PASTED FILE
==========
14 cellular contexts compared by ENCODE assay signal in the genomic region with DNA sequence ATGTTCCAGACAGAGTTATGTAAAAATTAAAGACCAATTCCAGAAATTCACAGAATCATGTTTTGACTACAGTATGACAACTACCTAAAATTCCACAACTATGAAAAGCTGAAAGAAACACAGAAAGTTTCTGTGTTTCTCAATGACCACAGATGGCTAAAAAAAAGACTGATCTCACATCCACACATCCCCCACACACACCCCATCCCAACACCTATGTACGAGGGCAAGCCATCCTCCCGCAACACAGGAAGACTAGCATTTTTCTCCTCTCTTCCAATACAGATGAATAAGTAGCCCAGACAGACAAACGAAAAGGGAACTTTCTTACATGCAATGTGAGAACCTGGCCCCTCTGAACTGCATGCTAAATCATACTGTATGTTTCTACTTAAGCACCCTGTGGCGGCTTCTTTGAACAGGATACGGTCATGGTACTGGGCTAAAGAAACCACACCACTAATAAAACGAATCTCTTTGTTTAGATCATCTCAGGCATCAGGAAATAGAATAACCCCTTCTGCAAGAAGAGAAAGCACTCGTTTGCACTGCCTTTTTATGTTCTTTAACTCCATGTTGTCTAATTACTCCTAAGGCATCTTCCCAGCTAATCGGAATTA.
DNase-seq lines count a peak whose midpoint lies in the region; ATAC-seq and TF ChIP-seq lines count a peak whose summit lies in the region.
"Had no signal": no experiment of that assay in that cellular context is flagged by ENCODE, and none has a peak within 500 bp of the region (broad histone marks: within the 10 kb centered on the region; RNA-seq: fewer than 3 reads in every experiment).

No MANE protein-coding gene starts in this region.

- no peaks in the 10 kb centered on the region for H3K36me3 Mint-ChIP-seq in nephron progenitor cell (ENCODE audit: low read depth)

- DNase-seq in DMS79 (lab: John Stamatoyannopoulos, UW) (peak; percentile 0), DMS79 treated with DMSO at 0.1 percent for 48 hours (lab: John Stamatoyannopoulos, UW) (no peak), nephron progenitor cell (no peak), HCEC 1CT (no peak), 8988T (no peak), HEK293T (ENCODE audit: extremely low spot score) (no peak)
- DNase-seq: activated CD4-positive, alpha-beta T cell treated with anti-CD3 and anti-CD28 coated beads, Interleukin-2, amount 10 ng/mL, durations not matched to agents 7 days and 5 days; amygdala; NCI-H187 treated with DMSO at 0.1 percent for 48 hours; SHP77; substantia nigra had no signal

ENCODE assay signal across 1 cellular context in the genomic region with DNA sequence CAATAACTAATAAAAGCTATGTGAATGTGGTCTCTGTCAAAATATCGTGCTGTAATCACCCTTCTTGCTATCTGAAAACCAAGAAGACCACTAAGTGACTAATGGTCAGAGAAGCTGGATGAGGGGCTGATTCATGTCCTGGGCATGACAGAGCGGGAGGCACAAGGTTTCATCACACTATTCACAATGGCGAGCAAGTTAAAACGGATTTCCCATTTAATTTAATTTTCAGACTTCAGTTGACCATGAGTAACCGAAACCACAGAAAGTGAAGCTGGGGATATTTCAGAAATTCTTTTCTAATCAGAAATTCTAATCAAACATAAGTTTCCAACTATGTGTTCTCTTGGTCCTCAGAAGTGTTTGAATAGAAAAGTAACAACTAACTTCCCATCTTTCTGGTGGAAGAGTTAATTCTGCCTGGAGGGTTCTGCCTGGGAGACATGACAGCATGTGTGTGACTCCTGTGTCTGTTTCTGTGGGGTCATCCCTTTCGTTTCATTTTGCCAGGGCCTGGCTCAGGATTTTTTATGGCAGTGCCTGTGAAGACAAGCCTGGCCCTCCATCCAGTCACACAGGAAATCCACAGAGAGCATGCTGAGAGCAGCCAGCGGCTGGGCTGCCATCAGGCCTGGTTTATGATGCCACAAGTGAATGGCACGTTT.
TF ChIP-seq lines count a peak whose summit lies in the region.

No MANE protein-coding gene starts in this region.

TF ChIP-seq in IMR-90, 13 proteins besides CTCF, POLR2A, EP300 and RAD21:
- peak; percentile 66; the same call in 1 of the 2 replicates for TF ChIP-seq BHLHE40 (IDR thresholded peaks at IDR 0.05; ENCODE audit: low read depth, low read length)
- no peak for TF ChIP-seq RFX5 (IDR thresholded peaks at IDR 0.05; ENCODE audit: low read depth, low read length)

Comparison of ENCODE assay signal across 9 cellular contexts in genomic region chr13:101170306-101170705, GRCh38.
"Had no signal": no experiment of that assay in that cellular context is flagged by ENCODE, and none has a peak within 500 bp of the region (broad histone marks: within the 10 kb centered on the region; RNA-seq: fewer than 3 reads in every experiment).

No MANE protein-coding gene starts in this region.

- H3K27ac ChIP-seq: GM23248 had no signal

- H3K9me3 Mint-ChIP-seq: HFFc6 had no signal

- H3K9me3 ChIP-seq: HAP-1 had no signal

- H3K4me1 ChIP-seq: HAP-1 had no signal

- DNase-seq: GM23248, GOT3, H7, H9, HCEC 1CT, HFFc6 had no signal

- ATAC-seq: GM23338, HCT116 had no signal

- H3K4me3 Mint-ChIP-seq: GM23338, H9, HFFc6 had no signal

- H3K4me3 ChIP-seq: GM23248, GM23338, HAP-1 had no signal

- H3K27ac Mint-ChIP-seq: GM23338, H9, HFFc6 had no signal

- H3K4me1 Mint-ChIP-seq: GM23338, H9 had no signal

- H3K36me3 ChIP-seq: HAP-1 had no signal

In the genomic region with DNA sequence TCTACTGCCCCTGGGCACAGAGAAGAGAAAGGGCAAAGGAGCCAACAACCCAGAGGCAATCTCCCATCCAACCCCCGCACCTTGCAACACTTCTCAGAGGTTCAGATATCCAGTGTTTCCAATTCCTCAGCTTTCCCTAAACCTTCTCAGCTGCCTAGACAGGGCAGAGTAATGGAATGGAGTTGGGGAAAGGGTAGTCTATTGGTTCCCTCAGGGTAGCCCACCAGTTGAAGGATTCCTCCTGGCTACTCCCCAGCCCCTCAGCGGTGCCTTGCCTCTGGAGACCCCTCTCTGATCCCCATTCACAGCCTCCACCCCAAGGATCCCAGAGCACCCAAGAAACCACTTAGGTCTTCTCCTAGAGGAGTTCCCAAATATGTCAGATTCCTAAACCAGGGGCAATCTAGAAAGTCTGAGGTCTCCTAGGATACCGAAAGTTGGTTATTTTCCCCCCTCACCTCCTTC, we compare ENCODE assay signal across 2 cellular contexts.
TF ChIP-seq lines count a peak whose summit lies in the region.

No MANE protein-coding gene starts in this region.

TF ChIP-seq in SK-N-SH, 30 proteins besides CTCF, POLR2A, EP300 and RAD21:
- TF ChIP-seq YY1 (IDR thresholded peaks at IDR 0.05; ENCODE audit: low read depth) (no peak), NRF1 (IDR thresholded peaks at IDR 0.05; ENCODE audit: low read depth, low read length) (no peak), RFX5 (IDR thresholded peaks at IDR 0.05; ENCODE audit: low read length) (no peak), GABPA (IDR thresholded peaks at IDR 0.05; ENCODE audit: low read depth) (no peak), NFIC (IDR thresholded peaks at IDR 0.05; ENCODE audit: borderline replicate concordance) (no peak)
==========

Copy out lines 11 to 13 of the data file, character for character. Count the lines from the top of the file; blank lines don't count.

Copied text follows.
TF ChIP-seq in IMR-90, 13 proteins besides CTCF, POLR2A, EP300 and RAD21:
- peak; percentile 66; the same call in 1 of the 2 replicates for TF ChIP-seq BHLHE40 (IDR thresholded peaks at IDR 0.05; ENCODE audit: low read depth, low read length)
- no peak for TF ChIP-seq RFX5 (IDR thresholded peaks at IDR 0.05; ENCODE audit: low read depth, low read length)